Florida and Florida State both moved closer to the College World Series by routing opponents Sunday to move to college baseball's version of the Sweet Sixteen.
In Tallahasse, Stephen Cardullo set a tournament record with seven hits, including three of FSU's NCAA-record 15 doubles, as the Seminoles routed Ohio State 37-6 to advance to the super regionals.
Florida State (45-16) set NCAA postseason records with 37 runs, 38 hits and 66 total bases, while Cardullo set the school mark for hits in an offensive performance the football team would've been proud of.
Jason Stidham, the regional's most outstanding player, hit a two-run double as the Seminoles scored eight times in the first and cruised past the pitching-depleted Buckeyes (42-19), who trailed 32-0 in the fifth.
Florida State will make its ninth super regional appearance in 11 years against the Norman Regional winner.
Meanwhile, in Gainesville, Preston Tucker and Matt den Dekker drove in three runs apiece and Florida used two big innings to beat archrival Miami 16-5 Sunday night to also advance to the super regionals.
It marked the first time in 11 tries that Florida (42-20) advanced in regional play when grouped with the four-time national champions. It was also the first time since 1990 that Miami failed to advance in a regional played in the state of Florida.
"Hopefully this will help the program get over a hurdle," Gators coach Kevin O'Sullivan said. "But that really wasn't the focus."
Tucker and Josh Adams homered for No. 8 national seed Florida, which will host the winner of the Atlanta regional next weekend.
The Hurricanes (38-22) struggled at the plate in all four games, then really came apart when their pitching broke down.
Florida's first eight batters either scored or drove in a run, staking the Gators to a 5-0 lead. They tacked on seven more in the fifth, turning the game into a rout.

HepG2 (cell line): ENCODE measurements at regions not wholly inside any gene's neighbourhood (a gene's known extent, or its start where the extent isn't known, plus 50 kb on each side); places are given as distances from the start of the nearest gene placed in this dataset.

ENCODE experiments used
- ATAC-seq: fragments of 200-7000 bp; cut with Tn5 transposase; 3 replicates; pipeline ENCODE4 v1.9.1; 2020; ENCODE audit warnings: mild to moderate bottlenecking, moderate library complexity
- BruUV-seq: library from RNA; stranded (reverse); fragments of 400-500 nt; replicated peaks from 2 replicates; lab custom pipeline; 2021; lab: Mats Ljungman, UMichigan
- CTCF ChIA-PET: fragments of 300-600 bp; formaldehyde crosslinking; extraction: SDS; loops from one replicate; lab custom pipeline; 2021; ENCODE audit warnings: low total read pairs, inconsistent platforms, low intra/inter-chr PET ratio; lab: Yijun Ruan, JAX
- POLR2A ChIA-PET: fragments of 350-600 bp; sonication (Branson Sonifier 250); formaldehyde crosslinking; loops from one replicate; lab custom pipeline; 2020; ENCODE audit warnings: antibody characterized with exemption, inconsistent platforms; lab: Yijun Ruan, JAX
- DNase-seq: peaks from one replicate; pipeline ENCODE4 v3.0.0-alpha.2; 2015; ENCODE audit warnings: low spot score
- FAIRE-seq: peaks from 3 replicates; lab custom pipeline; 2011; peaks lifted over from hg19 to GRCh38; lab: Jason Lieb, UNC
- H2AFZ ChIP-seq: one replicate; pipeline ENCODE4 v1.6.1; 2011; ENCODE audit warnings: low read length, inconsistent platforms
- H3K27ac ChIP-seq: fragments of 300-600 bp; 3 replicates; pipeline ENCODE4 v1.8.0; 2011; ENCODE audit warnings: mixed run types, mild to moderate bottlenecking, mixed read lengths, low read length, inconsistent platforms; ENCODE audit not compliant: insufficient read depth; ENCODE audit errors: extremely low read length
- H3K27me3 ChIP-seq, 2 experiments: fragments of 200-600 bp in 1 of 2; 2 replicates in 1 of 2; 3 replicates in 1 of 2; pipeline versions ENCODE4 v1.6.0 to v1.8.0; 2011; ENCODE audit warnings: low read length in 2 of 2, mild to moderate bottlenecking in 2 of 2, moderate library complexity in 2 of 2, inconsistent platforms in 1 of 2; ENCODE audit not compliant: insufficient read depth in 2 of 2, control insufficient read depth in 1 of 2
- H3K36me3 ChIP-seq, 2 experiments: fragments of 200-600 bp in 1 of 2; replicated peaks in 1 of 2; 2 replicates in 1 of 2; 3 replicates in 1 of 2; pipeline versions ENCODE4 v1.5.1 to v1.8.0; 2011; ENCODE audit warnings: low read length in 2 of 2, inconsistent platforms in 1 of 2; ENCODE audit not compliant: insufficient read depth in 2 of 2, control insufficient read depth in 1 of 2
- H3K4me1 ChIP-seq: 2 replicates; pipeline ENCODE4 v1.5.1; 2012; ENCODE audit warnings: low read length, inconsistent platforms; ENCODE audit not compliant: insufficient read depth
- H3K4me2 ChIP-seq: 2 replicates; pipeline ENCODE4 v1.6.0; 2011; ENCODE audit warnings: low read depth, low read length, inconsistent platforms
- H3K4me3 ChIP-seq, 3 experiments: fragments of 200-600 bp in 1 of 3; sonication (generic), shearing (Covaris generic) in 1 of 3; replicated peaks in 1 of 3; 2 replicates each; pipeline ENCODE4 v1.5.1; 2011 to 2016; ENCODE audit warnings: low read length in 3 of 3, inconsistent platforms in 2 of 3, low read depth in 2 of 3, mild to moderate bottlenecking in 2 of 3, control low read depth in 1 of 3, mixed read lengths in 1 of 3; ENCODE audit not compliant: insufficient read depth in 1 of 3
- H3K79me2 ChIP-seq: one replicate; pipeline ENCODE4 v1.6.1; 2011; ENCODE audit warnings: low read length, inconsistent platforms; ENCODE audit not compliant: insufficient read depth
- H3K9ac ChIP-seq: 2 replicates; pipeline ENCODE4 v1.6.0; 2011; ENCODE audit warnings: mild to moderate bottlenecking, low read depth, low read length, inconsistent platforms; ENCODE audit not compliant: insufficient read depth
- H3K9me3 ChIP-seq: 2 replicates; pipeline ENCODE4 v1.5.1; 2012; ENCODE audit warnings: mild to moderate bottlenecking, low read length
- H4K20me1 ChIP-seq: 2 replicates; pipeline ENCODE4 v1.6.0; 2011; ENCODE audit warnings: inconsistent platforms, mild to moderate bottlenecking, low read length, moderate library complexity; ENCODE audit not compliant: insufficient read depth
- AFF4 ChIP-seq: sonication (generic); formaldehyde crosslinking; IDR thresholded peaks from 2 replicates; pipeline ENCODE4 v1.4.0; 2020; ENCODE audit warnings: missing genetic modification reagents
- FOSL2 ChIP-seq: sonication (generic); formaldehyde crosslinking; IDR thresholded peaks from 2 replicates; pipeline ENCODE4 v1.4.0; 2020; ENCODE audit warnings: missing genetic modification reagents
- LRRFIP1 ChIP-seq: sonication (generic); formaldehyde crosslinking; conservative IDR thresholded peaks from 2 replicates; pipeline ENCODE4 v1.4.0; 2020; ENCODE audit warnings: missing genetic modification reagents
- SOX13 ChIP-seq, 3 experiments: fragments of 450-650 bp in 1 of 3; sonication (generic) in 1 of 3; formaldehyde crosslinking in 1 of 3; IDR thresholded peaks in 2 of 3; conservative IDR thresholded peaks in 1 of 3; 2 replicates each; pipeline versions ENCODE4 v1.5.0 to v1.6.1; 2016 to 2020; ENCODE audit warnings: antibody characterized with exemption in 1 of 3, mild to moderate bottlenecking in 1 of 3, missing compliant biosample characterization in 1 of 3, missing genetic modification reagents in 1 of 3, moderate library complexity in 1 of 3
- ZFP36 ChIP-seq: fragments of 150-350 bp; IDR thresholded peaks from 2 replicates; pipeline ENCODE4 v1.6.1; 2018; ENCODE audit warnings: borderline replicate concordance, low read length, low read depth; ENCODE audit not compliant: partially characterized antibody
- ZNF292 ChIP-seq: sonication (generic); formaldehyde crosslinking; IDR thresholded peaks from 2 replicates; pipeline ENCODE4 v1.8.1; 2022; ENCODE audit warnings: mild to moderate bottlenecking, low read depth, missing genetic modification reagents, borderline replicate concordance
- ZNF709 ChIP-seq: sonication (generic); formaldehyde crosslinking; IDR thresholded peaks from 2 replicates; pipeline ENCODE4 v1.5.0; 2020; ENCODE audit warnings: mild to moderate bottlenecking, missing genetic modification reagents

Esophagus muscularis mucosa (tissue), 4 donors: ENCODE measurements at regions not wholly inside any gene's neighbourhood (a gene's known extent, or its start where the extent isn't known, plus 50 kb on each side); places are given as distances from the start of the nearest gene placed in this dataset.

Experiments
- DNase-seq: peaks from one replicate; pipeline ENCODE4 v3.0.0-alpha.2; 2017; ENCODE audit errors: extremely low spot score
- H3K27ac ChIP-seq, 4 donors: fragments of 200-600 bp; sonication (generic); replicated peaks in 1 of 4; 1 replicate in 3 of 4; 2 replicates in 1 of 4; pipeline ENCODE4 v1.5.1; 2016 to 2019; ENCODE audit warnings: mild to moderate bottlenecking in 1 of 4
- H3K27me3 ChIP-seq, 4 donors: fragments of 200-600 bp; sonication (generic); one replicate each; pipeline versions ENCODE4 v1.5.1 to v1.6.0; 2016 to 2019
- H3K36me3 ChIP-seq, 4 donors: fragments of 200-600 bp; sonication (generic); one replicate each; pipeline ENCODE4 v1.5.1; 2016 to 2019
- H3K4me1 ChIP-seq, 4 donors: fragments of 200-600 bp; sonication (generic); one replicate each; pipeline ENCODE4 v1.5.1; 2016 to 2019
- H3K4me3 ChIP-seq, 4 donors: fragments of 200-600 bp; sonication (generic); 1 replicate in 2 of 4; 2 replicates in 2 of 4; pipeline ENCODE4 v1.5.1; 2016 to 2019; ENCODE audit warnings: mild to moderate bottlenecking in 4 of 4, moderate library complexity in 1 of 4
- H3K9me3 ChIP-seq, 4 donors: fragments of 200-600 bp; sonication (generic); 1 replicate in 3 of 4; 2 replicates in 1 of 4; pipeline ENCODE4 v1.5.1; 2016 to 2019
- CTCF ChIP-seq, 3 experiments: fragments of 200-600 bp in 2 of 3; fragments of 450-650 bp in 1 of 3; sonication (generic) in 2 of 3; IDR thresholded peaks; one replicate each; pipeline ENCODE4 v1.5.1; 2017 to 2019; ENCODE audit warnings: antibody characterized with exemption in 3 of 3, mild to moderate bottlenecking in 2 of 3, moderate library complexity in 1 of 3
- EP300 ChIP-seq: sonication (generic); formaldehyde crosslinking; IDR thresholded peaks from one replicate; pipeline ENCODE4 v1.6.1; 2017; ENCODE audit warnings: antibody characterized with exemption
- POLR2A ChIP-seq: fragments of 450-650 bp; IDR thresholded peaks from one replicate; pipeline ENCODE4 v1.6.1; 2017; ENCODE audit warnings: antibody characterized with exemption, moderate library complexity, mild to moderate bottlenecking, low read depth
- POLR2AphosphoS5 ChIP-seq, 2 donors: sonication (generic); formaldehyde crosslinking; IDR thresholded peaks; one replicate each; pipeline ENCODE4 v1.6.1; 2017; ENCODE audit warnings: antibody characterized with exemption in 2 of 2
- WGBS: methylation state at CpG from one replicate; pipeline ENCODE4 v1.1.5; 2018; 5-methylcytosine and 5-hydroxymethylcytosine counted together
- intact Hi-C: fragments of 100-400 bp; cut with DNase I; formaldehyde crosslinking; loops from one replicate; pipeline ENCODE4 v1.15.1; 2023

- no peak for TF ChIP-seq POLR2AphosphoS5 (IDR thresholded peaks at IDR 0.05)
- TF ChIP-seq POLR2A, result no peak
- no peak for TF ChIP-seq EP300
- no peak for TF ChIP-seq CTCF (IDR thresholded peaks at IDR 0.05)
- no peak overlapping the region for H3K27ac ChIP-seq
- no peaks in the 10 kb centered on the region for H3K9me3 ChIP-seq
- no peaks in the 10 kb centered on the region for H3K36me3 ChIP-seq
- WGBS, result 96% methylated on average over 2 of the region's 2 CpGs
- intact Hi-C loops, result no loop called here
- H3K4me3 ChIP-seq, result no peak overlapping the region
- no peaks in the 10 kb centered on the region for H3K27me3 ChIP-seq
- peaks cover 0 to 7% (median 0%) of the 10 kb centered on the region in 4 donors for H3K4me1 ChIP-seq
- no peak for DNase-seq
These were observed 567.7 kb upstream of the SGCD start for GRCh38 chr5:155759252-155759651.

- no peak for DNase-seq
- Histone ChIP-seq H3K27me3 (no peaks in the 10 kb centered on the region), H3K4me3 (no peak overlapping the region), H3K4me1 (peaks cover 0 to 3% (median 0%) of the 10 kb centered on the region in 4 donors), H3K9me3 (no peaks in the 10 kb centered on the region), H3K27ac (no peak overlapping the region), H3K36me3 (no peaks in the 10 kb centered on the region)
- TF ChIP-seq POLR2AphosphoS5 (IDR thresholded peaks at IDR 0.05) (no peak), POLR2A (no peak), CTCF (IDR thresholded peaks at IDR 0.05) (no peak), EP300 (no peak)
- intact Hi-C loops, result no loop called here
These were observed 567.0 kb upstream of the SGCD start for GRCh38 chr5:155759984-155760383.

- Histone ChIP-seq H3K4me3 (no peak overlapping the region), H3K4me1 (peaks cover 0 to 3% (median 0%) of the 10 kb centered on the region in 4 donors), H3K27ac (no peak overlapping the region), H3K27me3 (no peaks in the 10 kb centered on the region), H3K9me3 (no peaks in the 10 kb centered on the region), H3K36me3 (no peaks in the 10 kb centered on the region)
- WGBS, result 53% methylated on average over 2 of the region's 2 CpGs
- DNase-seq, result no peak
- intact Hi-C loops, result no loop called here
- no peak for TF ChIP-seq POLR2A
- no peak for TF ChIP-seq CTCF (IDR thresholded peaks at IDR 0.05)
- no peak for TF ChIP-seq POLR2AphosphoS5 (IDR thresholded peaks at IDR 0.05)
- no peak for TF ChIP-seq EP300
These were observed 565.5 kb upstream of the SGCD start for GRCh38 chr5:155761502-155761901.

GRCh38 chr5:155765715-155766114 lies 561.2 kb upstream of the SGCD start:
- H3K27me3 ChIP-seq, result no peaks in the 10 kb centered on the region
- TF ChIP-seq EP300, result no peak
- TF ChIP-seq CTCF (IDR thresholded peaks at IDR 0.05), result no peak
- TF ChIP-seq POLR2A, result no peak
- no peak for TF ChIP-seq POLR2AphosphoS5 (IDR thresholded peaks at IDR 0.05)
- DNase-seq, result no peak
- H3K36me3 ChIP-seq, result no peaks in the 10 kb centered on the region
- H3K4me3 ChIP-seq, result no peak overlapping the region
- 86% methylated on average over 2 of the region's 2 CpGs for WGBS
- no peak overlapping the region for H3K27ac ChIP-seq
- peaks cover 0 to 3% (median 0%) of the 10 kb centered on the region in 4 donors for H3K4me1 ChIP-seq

Miami coach Jim Morris might have been glad he didn't have to watch this one up close.
Morris, who guided Miami to 11 appearances in the College World Series in his first 15 seasons, was ejected from McKethan Stadium after a lengthy exchange with home plate umpire David Wiley in the first inning.
Morris kicked dirt on home plate twice and shouted at Wiley after getting tossed. Two other umpires shielded Morris from Wiley. It was Morris' first ejection since June 19, 2006, against Rice in the CWS.
The whole thing started when Morris argued Wiley's call that Chris Herrmann intentionally leaned into a pitch with his right elbow. Instead of being awarded first base, Wiley called it a ball. Herrmann struck out on the next pitch, setting off Morris' tirade as he walked toward the dugout.
"I'll let you watch TV and decided who was right and who was wrong," Morris said. "Personally, I think and thought it's uncalled for, but that's my opinion."
Morris ended up watching the rest of the game on television in one of the locker rooms.
"It was a long eight innings to watch, whether you were on the field or in the locker room," Morris said.